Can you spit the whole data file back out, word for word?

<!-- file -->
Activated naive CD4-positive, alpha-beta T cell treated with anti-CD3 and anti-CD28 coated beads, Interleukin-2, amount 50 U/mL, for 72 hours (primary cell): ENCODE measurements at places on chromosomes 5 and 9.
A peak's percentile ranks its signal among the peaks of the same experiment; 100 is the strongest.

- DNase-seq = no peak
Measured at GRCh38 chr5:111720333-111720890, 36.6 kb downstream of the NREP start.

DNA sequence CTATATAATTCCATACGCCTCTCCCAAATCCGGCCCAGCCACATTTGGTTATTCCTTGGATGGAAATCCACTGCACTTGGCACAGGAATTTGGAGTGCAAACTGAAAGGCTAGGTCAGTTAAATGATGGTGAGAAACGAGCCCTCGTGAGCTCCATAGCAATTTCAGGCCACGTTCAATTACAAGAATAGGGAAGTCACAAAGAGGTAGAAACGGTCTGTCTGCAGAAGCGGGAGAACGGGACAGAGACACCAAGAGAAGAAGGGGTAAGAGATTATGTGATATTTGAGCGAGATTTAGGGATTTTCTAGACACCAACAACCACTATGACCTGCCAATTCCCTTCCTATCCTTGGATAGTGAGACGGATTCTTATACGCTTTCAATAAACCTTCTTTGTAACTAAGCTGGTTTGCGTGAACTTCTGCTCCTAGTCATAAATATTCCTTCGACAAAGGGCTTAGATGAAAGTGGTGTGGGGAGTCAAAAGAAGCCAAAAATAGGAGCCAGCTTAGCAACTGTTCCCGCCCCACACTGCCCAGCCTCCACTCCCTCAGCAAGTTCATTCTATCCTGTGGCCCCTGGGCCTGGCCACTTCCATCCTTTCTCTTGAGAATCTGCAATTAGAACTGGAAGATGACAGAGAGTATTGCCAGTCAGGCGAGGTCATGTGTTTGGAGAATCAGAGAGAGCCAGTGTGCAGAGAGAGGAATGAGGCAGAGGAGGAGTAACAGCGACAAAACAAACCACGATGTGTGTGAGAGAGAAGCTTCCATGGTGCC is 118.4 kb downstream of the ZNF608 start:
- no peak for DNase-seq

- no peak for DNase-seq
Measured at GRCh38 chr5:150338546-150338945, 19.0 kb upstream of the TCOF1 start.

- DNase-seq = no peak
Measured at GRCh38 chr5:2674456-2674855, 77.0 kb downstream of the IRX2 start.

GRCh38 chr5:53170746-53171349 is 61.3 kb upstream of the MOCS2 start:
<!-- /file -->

Activated naive CD4-positive, alpha-beta T cell treated with anti-CD3 and anti-CD28 coated beads, Interleukin-2, amount 50 U/mL, for 72 hours (primary cell): ENCODE measurements at places on chromosomes 5 and 9.
A peak's percentile ranks its signal among the peaks of the same experiment; 100 is the strongest.

- DNase-seq = no peak
Measured at GRCh38 chr5:111720333-111720890, 36.6 kb downstream of the NREP start.

DNA sequence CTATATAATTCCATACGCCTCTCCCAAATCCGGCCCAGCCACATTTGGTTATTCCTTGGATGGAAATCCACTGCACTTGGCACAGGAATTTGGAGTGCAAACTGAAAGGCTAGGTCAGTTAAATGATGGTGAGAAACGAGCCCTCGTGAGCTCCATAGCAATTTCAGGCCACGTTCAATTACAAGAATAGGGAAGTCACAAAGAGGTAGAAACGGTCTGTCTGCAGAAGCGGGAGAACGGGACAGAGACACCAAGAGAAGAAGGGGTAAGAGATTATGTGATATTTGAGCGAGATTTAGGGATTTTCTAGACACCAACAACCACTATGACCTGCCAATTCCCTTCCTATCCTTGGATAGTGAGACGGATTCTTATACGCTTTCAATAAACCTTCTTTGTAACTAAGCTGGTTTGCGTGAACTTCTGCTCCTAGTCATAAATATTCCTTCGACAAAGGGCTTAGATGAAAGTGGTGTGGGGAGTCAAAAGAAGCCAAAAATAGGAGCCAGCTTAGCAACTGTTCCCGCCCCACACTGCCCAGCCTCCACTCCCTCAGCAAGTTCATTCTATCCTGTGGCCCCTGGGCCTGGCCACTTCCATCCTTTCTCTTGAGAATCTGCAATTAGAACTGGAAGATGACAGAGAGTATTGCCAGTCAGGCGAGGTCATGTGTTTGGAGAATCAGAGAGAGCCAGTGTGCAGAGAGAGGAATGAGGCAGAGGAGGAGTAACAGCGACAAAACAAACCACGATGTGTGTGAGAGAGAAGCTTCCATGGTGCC is 118.4 kb downstream of the ZNF608 start:
- no peak for DNase-seq

- no peak for DNase-seq
Measured at GRCh38 chr5:150338546-150338945, 19.0 kb upstream of the TCOF1 start.

- DNase-seq = no peak
Measured at GRCh38 chr5:2674456-2674855, 77.0 kb downstream of the IRX2 start.

GRCh38 chr5:53170746-53171349 is 61.3 kb upstream of the MOCS2 start: